2000-year-old Roman amphitheatre discovered in Israel





A team of archaeologists has discovered a 2000-year-old Roman amphitheatre near Tiberias in Israel.

According to a report in the Haaretz newspaper, Archeologist, Doctor Valid Atrash, from the Israel Antiquities Authority, said that the remnants of the Roman amphitheatre peaks from 15 meters below ground.

The 1990 findings came as a surprise to the archeologists digging near Mount Berniki in the Tiberias hills as there are no references to such a place anywhere in scriptures.

Only at the beginning of 2009, 19-years after the primary discovery, did the uncovering of the theatre in its entirety begin.

The late Professor Izhar Hirshfeld and Yossi Stefanski, the archeologists heading the excavation, initially assessed the remains to belong to the 2nd or 3rd century CE, but quickly realized that they go all the way back to the beginning of the 1st century CE, closer to the founding of Tiberias.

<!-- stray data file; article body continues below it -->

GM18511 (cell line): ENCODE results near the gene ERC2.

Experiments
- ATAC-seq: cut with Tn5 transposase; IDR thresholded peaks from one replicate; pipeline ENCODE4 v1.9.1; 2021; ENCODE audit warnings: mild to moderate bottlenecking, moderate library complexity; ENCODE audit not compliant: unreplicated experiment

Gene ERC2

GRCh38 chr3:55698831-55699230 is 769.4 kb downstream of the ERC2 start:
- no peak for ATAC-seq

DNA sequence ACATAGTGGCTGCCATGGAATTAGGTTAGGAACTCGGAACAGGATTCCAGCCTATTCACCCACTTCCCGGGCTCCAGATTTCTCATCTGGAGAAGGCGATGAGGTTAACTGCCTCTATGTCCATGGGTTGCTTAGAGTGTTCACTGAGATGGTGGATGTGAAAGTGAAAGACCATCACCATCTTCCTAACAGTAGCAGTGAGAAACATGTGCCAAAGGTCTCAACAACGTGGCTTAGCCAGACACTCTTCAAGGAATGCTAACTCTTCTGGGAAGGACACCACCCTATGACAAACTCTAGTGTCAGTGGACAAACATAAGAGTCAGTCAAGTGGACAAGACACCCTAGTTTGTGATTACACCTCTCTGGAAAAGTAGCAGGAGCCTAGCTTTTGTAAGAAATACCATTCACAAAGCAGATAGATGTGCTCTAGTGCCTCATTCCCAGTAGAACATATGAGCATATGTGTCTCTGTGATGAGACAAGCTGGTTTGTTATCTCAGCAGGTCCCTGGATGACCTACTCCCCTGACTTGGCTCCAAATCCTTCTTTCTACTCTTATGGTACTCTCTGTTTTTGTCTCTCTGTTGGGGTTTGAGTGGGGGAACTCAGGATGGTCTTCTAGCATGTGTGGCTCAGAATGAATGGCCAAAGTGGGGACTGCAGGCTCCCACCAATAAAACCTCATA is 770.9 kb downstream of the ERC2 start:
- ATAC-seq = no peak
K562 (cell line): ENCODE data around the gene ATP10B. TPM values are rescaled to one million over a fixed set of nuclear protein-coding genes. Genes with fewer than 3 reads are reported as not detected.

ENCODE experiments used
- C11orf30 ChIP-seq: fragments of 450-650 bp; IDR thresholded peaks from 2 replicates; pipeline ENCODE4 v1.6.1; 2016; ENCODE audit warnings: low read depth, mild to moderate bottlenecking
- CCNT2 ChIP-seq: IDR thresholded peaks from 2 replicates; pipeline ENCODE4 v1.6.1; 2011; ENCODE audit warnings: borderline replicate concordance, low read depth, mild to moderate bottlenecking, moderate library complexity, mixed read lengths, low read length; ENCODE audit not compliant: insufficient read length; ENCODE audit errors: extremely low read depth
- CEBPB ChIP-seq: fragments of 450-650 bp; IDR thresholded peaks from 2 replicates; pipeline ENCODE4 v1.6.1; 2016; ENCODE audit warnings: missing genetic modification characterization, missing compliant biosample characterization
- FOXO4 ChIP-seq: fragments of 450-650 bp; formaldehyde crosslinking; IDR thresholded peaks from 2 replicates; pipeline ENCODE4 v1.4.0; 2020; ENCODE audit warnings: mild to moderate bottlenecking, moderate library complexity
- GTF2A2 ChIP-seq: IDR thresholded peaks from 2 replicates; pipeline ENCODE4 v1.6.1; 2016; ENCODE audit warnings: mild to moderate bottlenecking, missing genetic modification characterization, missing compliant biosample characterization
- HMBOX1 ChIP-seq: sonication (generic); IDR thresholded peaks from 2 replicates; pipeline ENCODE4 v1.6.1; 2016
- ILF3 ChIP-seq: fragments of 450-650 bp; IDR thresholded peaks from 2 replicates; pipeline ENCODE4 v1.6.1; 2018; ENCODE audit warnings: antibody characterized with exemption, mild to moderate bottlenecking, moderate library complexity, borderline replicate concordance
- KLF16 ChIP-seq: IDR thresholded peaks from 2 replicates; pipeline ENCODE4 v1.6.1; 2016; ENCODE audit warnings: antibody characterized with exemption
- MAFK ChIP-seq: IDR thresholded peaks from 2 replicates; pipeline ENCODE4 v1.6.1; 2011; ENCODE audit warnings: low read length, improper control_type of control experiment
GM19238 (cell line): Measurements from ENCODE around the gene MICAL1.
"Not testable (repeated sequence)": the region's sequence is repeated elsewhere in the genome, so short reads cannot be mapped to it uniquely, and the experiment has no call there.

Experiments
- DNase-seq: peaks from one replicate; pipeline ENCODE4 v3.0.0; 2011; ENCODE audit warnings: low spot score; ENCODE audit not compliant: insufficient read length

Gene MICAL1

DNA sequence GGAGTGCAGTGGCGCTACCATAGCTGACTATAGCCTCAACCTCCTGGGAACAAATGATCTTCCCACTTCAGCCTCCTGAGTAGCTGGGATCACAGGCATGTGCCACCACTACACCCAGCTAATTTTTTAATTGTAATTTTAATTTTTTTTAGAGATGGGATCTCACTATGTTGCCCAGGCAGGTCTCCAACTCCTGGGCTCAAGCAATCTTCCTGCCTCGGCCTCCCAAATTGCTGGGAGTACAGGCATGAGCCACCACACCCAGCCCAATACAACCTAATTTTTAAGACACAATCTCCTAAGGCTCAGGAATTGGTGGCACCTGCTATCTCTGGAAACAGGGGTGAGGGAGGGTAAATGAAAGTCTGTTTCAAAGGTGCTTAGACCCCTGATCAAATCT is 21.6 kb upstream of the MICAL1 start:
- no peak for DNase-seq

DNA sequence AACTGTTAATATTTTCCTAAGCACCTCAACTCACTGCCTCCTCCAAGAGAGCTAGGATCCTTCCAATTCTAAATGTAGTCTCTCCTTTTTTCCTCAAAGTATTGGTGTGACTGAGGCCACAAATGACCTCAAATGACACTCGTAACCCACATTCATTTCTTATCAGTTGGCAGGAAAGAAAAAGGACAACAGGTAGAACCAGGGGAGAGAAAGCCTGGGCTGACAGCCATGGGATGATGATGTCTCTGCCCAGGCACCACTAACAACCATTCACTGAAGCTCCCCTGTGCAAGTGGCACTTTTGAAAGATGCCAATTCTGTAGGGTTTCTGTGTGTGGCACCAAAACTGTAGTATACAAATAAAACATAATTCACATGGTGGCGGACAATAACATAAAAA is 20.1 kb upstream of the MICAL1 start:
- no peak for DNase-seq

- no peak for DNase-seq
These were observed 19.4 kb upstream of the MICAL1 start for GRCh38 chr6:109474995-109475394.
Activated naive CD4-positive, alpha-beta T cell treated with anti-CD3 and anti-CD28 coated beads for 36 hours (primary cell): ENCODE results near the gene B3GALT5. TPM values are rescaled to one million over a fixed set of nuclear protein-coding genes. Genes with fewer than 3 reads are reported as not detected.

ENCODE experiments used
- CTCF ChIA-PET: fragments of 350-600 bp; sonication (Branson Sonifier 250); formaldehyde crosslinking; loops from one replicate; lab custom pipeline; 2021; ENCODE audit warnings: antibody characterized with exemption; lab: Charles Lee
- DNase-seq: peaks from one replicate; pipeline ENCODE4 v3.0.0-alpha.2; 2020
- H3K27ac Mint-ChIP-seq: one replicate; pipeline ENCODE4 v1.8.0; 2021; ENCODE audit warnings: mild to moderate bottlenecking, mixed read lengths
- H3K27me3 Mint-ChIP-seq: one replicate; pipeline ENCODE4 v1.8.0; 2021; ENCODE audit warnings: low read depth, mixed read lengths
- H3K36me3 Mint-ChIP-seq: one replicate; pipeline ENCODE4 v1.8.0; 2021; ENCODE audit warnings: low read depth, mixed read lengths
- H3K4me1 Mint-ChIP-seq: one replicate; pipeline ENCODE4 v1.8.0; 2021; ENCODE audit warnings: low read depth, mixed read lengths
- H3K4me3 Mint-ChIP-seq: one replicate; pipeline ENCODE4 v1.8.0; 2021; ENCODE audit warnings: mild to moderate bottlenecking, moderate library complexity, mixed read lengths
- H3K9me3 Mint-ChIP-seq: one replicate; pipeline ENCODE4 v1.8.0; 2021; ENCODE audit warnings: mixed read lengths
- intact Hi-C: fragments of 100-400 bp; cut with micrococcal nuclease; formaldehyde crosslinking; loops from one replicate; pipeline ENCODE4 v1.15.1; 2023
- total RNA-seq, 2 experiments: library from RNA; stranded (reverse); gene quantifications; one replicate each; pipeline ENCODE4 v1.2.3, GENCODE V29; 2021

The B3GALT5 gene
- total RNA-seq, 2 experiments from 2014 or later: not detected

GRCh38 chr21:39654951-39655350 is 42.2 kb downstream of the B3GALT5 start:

The most interesting thing about the amphitheatre is its Jewish context, said Hirshfeld upon the discovery.

Unlike Tzipori, which was a multi-cultural city, Tiberias was a Jewish city under Roman rule. The findings demonstrate the citys pluralistic nature and cultural openness, a fact uncommon in those days, Hirshfeld added.

According to Atrash, in light of the findings, Tiberias appears as particularly liberal for a city that was established over 2000 years ago.

He added that the theatre was enormous, and being so it attracted a lot of attention. It seated over 7000 people, and appears to have been a prominent landmark for the entire area.



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